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Proc Natl Acad Sci U S A. 2018 Jan 9;115(2):E292-E301. doi: 10.1073/pnas.1716892115. Epub 2017 Dec 26.

ATM and ATR play complementary roles in the behavior of excitatory and inhibitory vesicle populations.

Cheng A1,2, Zhao T3,4, Tse KH1,2, Chow HM1,2,5, Cui Y6, Jiang L6, Du S3,7, Loy MMT3, Herrup K8,2.

Author information

1
Division of Life Science, The Hong Kong University of Science and Technology, Clear Water Bay, Kowloon, Hong Kong.
2
The State Key Laboratory of Molecular Neuroscience, The Hong Kong University of Science and Technology, Clear Water Bay, Kowloon, Hong Kong.
3
Department of Physics, The Hong Kong University of Science and Technology, Clear Water Bay, Kowloon, Hong Kong.
4
Light Innovation Technology Ltd., Hong Kong.
5
Institute for Advanced Study, The Hong Kong University of Science and Technology, Clear Water Bay, Kowloon, Hong Kong.
6
State Key Laboratory of Agrobiotechnology, Centre for Cell and Developmental Biology, School of Life Sciences, The Chinese University of Hong Kong, Shatin, New Territories, Hong Kong.
7
Department of Chemical and Biological Engineering, The Hong Kong University of Science and Technology, Clear Water Bay, Kowloon, Hong Kong.
8
Division of Life Science, The Hong Kong University of Science and Technology, Clear Water Bay, Kowloon, Hong Kong; herrup@ust.hk.

Abstract

ATM (ataxia-telangiectasia mutated) and ATR (ATM and Rad3-related) are large PI3 kinases whose human mutations result in complex syndromes that include a compromised DNA damage response (DDR) and prominent nervous system phenotypes. Both proteins are nuclear-localized in keeping with their DDR functions, yet both are also found in cytoplasm, including on neuronal synaptic vesicles. In ATM- or ATR-deficient neurons, spontaneous vesicle release is reduced, but a drop in ATM or ATR level also slows FM4-64 dye uptake. In keeping with this, both proteins bind to AP-2 complex components as well as to clathrin, suggesting roles in endocytosis and vesicle recycling. The two proteins play complementary roles in the DDR; ATM is engaged in the repair of double-strand breaks, while ATR deals mainly with single-strand damage. Unexpectedly, this complementarity extends to these proteins' synaptic function as well. Superresolution microscopy and coimmunoprecipitation reveal that ATM associates exclusively with excitatory (VGLUT1+) vesicles, while ATR associates only with inhibitory (VGAT+) vesicles. The levels of ATM and ATR respond to each other; when ATM is deficient, ATR levels rise, and vice versa. Finally, blocking NMDA, but not GABA, receptors causes ATM levels to rise while ATR levels respond to GABA, but not NMDA, receptor blockade. Taken together, our data suggest that ATM and ATR are part of the cellular "infrastructure" that maintains the excitatory/inhibitory balance of the nervous system. This idea has important implications for the human diseases resulting from their genetic deficiency.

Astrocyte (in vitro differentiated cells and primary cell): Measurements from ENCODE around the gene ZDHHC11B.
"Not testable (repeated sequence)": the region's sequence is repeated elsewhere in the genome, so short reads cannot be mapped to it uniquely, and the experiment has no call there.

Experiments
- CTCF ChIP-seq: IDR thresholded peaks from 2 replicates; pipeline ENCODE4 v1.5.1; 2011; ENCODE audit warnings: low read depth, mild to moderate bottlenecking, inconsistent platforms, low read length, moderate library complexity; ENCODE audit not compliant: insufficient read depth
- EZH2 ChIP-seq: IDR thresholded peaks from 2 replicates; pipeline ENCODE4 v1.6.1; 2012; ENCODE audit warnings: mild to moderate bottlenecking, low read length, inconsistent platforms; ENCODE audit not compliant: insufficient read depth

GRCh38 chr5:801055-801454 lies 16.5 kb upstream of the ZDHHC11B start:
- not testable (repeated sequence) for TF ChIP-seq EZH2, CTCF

KEYWORDS:

E/I balance; clathrin; endocytosis; neurodegeneration; vesicle trafficking

PMID:
29279380
PMCID:
PMC5777069
DOI:
10.1073/pnas.1716892115
[Indexed for MEDLINE]
Free PMC Article

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